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Cancer-survivor offers free retreats to people with breast cancer to gift them 'priceless memories'

She had the idea a day after being diagnosed with breast cancer and started working towards it after successfully finishing her chemotherapy and radiation therapy.

Cancer-survivor offers free retreats to people with breast cancer to gift them 'priceless memories'
Cover Image Source: Facebook/Little Pink Houses of Hope

Fighting cancer is one of the biggest challenges anybody can face in their lifetime. It comes with several physical health difficulties, losing precious moments with family, and agonizing mental health issues. A 53-year-old cancer survivor is now helping cancer patients create some precious memories during such distressing times as she completely understands from experience how beautiful memories can be a source of hope during one's cancer battle.


Jeanine Patten-Coble was diagnosed with a malignant tumor in her right breast in June 2009. A day after she got the news, she went for a run in North Carolina while on vacation with her family. She was 39 years old at the time and was looking for the right words to break the news of her illness to her then-11-year-old son, Jake. She told PEOPLE, "I was just trying to come up with the Academy Award-winning speech to tell my kid that this is what was happening and just trying to wrap my head around it all at the same time."

While on the run, she came across an abandoned coastal property with a large number of charming but unoccupied houses and she had an idea that would come to change everything. She recalled, "As I was turning to run back to where we were staying. I realized, 'You've got to create a place like this where cancer patients can relax.'" So, once Patten-Coble had successfully finished her chemotherapy and radiation therapy, she started working on her dream. 


She persuaded property management firms and private homeowners across the country to donate houses, townhouses, and condos for free week-long retreats. Over the past decade, these properties have helped hundreds of people with breast cancer—along with their families and children—escape the daily burden of medical appointments and concerns about medical bills. She said, "For many of our families this could possibly be their last vacation."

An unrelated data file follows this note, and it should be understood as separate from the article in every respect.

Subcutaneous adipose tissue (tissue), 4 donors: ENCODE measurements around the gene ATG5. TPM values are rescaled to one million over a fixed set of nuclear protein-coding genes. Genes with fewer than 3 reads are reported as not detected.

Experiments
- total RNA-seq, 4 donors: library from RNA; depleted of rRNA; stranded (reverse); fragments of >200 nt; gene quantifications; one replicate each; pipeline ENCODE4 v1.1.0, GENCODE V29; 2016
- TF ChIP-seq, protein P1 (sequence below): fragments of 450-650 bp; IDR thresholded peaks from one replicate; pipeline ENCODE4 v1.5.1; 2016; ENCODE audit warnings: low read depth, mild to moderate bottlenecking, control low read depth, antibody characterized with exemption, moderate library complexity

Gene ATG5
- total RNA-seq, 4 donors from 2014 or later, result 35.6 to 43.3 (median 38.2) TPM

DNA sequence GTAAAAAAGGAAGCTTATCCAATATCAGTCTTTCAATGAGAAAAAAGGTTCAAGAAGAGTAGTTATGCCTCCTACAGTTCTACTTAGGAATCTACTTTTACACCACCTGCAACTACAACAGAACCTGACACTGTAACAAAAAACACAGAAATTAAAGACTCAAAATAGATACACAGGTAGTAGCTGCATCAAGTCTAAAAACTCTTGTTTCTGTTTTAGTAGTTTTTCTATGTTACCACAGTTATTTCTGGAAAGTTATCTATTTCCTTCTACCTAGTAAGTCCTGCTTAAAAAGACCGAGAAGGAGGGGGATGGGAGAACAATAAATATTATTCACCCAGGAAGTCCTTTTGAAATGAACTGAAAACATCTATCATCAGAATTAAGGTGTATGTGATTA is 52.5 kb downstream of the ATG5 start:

Patten-Coble and a team of volunteers from her organization, Little Pink Houses of Hope, have given over 2,000 families memorable vacations with food and activities like zip lining in the last 12 years. She said, "We create an environment where they no longer feel so isolated. Walking alongside them as they create priceless memories is such a privilege."


These vacation homes have changed the lives of several people, giving them a much-needed escape from their illness and everything that comes attached with it. The organization's website features several participant stories, one of them being that of Brittany Hansford, a breast cancer survivor who went to stay at the group's Buxton Beach retreat. "Getting first diagnosed with this cancer, I would say, was a scary time in my life," she wrote.


Hansford added that the retreat allowed her to connect with "like-minded people and literally decompress." She further mentioned that she also got the chance to develop relationships and friendships with other couples on this retreat and she "will literally never forget each and every one of them."

In addition to retreats, Patten-Coble is working to raise funds to pay for the one expenditure that Little Pink Houses does not cover: transportation to their getaways. She said, "Thirteen years after they told me I wasn't going to make it, I'm still here. God had way bigger plans for me than letting me go." 

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